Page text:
The World of Sharks

There are about 510 species of sharks, but we still know precious little about these enigmatic and often elusive fish.

Hammerhead SharkScalloped hammerhead sharks (Sphyrna lewini) often swim alone, but large groups of the distinctively-shaped fish have been observed gathering at underwater mountains where they perform courtship “dances” with females taking up position in the centre of the circle.


Port Jackson SharkPre-historic in appearance, the bizarre Port Jackson shark (Heterodontus portjacksoni) is found around the southern, eastern and western coasts of Australia. Its teeth are small and pointy at the front and flat and wide at the back to crack and grind the shells of prey.


Great White SharkThe most iconic of sharks, the great white (Carcharadon carcharias) is an inimitable predator but it has a less well-known social side as well. Groups of sharks gather and use body language to communicate with each other, sorting out disputes over kills and dominance. But when they do hunt for prey, it is with impressive speed – in excess of 20mph (32kph). They are possibly one of the most feared sharks but attacks on humans are very few.

Oceanic Whitetip SharkOceanic whitetip sharks (Carcharhinus longimanus) are distinguished by their very long and wide pectoral fins. These predators have extremely powerful jaws to grip their prey, and serrated teeth in its upper jaw to cut into flesh. Growing up to about 13ft (4m) in length, oceanic whitetip sharks are found in tropical and subtropical waters around the world, and can potentially be dangerous to humans.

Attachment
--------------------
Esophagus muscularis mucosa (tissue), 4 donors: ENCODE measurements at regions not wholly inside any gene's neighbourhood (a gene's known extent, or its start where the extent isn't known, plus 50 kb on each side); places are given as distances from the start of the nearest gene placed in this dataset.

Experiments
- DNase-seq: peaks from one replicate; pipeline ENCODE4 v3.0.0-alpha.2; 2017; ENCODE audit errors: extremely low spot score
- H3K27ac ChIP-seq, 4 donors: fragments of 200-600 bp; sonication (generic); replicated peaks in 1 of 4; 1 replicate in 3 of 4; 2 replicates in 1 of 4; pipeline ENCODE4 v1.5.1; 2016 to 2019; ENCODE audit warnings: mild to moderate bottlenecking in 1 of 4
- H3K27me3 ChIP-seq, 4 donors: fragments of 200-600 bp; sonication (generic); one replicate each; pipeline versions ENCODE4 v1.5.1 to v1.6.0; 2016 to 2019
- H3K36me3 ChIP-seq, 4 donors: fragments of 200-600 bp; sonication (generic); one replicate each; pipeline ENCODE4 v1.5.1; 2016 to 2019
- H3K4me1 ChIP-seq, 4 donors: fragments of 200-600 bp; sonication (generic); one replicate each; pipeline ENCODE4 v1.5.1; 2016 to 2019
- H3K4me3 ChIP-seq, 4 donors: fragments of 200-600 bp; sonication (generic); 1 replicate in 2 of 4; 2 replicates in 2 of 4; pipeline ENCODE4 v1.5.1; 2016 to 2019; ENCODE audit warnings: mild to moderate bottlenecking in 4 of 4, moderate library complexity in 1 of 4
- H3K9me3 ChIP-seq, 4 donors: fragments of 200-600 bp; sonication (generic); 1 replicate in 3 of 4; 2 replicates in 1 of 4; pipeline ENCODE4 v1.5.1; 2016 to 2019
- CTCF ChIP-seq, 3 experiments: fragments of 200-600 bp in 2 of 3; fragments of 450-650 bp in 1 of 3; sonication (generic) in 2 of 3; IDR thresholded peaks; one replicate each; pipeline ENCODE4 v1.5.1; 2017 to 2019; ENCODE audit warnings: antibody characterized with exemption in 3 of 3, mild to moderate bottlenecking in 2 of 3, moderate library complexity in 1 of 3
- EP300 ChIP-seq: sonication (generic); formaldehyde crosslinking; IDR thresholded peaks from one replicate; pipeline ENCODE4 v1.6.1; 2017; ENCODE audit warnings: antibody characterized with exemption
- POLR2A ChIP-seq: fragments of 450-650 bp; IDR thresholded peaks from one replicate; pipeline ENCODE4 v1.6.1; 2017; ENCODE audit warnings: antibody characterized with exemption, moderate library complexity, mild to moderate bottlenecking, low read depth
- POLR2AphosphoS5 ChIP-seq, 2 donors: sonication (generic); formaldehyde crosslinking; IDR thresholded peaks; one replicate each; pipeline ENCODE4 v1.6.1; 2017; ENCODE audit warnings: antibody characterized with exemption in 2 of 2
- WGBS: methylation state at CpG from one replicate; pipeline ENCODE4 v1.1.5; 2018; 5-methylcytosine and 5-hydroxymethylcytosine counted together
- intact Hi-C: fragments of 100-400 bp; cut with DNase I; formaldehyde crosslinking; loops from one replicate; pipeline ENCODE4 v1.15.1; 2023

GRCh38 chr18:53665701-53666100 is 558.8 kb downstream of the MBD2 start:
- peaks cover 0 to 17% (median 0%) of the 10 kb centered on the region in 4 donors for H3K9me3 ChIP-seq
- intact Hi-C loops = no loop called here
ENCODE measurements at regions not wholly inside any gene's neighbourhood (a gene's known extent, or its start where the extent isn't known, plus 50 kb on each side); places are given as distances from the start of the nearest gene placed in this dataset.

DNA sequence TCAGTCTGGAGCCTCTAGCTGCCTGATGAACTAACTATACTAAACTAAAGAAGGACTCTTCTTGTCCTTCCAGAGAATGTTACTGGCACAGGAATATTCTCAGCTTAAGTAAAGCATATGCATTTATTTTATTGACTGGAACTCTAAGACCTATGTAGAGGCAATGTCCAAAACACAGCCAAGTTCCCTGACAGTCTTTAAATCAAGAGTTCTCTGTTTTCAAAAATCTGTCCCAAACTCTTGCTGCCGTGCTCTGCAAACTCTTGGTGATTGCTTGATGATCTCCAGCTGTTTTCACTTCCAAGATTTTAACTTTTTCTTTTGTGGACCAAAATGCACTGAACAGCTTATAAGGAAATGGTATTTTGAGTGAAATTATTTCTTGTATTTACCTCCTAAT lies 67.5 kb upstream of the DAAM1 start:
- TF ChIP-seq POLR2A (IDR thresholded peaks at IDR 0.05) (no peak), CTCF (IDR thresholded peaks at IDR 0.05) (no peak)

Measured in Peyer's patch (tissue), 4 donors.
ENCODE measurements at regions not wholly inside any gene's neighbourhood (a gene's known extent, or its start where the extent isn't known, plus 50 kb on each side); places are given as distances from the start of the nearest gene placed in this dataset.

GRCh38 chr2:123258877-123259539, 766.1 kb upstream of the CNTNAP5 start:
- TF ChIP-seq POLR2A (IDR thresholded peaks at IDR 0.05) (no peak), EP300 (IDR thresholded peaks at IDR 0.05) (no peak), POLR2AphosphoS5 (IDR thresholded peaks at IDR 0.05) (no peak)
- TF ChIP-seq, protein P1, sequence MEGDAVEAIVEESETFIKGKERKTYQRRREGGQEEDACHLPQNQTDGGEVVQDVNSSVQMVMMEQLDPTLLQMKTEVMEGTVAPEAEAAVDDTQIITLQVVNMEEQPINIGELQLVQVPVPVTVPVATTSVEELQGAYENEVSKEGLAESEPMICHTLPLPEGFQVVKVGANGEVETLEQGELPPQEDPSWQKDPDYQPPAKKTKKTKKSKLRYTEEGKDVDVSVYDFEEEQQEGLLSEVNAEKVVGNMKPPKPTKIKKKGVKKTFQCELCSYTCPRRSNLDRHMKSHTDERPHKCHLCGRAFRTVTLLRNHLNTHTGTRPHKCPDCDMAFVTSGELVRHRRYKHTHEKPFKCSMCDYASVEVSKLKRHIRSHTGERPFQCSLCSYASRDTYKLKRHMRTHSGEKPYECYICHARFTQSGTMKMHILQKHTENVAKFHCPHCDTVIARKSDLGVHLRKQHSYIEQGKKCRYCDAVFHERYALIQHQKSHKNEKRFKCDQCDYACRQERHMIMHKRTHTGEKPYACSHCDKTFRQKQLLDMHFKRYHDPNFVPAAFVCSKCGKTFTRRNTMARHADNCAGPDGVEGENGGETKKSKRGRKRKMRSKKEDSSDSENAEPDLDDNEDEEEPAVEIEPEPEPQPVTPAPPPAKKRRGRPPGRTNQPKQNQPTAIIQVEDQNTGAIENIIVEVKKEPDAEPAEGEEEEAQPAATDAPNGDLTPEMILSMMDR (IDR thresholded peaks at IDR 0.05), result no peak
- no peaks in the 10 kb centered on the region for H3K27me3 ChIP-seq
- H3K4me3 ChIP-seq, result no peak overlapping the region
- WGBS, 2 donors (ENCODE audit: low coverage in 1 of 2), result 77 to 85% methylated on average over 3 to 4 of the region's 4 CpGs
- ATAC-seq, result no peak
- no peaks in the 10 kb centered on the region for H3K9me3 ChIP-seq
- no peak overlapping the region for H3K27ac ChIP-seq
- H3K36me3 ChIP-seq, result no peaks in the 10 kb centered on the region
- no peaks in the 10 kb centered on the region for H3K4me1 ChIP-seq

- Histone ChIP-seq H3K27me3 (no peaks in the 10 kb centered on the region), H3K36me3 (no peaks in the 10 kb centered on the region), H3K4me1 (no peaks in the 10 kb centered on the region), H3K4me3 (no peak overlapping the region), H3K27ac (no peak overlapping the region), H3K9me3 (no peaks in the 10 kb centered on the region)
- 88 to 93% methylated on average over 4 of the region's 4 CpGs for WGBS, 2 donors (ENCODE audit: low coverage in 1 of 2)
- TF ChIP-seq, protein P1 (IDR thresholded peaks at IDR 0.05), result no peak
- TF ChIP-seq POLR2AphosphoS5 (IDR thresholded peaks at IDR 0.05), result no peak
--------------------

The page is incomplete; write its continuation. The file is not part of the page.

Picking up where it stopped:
Tasselled Wobbegong SharkThe curious-looking tasselled wobbegong shark (Eurcrossorhinus dasypogon) is found around northern Australia, Indonesia and Papua New Guinea. Its unusual markings allow it to camouflage itself and quickly grab unsuspecting prey. Its frilly “beard” may act as bait, as it resembles tasty small sea creatures, luring the shark’s victims to its mouth.

Bigeye Thresher SharkBigeye thresher sharks (Alopias superciliosus) are believed to be harmless to humans. The distinctive-looking fish’s huge eyes are positioned high in its head and may be adapted to help it find prey silhouetted near the water’s surface.


Ragged-Tooth SharkRagged-tooth sharks (Carcharias taurus) are also known as grey nurse sharks or sand tiger sharks. They can reach over 10ft (3m) in length and their ragged-looking teeth, made up of larger teeth separated by smaller ones, give them a ferocious look. To stay buoyant, they gulp air from the surface and hold it in their stomachs. The sharks have been known to attack humans, but usually only when provoked.

Whale SharkThe whale shark (Rhincodon typus) is a slow-moving filter feedingshark and the largest known extant fish species. The largest confirmed individual had a length of 12.65 m (41.50 ft) and a weight of more than 21.5 metric tons (47,000 lb), and unconfirmed reports of considerably larger whale sharks exist. The whale shark is found in tropical and warm oceans and lives in the open sea, with a lifespan of about 70 years.[3] Whale sharks have very large mouths, and as filter feeders, they feed mainly on plankton.

Credit: BBC, Wikipedia.